DEUTZ employs about 3,700 people and offers a broad spectrum of liquid-cooled and air-cooled engines with capacities ranging from 25kW to 520kW. The engines are used in construction equipment, agricultural machinery, material handling equipment, stationary equipment, commercial vehicles, rail vehicles and more. Credit: DEUTZ.

A combustion engine without emissions?

While the technology may not be new, it is do-able, says the DEUTZ engine factory.

According to a press release, the Cologne-based company said the difference with this hydrogen concept is the abandonment of fuel cells and batteries for energy conversion and storage, German website EFahrer.com reported.

Instead, the H2 gas is burned directly in the six-cylinder engine and reportedly with very low emissions.

In fact, DEUTZ says the unit meets the CO2 limit value for zero emissions as specified by the EU.

The engine, which carries the type designation “TCG 7.8 H2,” was designed for the so-called off-highway sector, said Frank Hiller, CEO of DEUTZ AG.

It would serve as a drive for commercial vehicles off the beaten track, such as tractors and harvesting machines, construction vehicles or for a decentralized power supply.

“DEUTZ are pioneers of carbon-neutral drive systems for off-highway applications,” said Hiller.

“We already manufacture clean and highly efficient engines. Now we are taking the next step: Our hydrogen engine is ready for the market.

“This represents an important milestone that will help us to make our contribution toward the Paris climate goal.”

The hydrogen-powered engine has passed initial tests on the test bench with flying colors and is scheduled to go into full production in 2024.

Developed by Deutz, the TCG 7.8 H2 engine has already passed initial tests on the test bench and is scheduled to go into full production in 2024. Credit: Courtesy DEUTZ.

Vehicles powered by hydrogen need to be refueled more frequently than their diesel equivalents. This is because diesel has a higher energy density than hydrogen. Ideally, refueling should be integrated into the existing workflows. 

Mobile, intelligent, and connected fueling systems are one potential approach. This could drastically reduce the distance traveled for refueling and go some way to compensating for the additional effort in involved in planning and carrying out the refueling process.

Mobile, self-driving refueling robots are another idea, and could be used when the operators take a break, for example.

Dr. Markus Müller, Chief Technology Officer at DEUTZ, added, “The six-cylinder TCG 7.8 H2 is based on an existing engine design. Generating a power output of 200 kW it runs carbon-neutral and very quietly.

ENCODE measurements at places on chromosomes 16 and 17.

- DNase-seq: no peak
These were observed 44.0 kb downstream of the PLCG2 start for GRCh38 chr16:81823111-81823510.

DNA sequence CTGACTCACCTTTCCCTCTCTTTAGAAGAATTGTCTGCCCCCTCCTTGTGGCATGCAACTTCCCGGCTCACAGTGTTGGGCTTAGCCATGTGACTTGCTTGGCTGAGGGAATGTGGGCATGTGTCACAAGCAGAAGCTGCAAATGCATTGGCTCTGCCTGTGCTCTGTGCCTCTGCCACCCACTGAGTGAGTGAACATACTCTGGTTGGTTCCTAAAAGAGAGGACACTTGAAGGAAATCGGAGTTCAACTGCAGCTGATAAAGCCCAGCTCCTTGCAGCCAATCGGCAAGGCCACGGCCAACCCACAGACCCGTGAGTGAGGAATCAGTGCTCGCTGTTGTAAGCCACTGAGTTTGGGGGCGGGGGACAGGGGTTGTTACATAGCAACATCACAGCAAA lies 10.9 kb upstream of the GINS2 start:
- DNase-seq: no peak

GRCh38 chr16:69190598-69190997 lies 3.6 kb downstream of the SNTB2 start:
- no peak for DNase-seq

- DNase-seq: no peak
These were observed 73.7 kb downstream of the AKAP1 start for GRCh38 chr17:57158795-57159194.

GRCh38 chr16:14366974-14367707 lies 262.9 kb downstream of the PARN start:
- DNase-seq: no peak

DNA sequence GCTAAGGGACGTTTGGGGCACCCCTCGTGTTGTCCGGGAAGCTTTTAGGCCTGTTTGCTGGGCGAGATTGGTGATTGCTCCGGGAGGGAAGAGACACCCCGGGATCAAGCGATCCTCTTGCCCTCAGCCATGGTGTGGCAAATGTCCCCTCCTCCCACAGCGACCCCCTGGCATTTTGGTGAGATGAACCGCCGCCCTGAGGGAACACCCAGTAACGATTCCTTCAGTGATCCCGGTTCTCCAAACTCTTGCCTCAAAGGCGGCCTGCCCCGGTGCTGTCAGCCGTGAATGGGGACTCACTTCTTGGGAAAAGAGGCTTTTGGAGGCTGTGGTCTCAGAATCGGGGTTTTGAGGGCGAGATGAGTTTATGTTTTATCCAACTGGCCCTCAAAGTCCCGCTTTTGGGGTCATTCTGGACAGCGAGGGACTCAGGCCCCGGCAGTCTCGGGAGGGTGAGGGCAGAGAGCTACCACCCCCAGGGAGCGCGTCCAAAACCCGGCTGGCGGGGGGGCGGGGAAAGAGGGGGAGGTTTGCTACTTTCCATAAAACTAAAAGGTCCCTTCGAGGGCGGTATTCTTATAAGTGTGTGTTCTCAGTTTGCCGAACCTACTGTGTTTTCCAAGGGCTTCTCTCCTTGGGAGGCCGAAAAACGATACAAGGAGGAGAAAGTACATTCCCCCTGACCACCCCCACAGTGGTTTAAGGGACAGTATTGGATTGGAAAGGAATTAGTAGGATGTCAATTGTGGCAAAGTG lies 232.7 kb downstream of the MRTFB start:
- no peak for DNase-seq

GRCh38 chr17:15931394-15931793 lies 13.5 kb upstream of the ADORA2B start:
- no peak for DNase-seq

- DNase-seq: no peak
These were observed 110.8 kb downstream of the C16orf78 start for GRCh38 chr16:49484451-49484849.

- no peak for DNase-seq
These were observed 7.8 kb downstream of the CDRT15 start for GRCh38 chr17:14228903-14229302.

“In principle, the engine is suitable for all current DEUTZ applications, but due to the available infrastructure it is likely to be used first in stationary equipment, generators, and rail transport.”

A pilot plant for power generation is scheduled to go into operation at the beginning of 2022. The tests hope to demonstrate the engine’s suitability for everyday use.

DEUTZ announced the partner for this project would be Cologne-based utility provider RheinEnergie AG.

A DEUTZ hydrogen engine will be used to power a generator that will produce 170 kilovolt-ampere of electricity. The pilot project will be run at RheinEnergie’s cogeneration plant in Cologne-Niehl.

The two partners will initially be investing a combined total of around €1.3 million in the operating trial at the Niehl plant.

And though this pilot project is relatively small in scale, it has the potential to be the beginning of decentralized, sustainable, and greenhouse-gas-free energy supply in urban centers — particularly when the price of hydrogen falls to a level that makes it a viable option for the market. 

The combustion of hydrogen as an energy carrier for a vehicle drive has been around for many years.

In 2006, BMW presented the Hydrogen 7, a luxury sedan with a hydrogen combustion engine. However, the model never got beyond the prototype stage.

With the Mirai, Toyota is currently producing the world’s only series-production passenger car powered by hydrogen.

DEUTZ employs about 3,700 people and offers a broad spectrum of liquid-cooled and air-cooled engines with capacities ranging from 25kW to 520kW.

The engines are used in construction equipment, agricultural machinery, material handling equipment, stationary equipment, commercial vehicles, rail vehicles and more.

Sources: EFahrer.com, H2-View.com, DEUTZ, OEMOffHighway.com, RERmag.com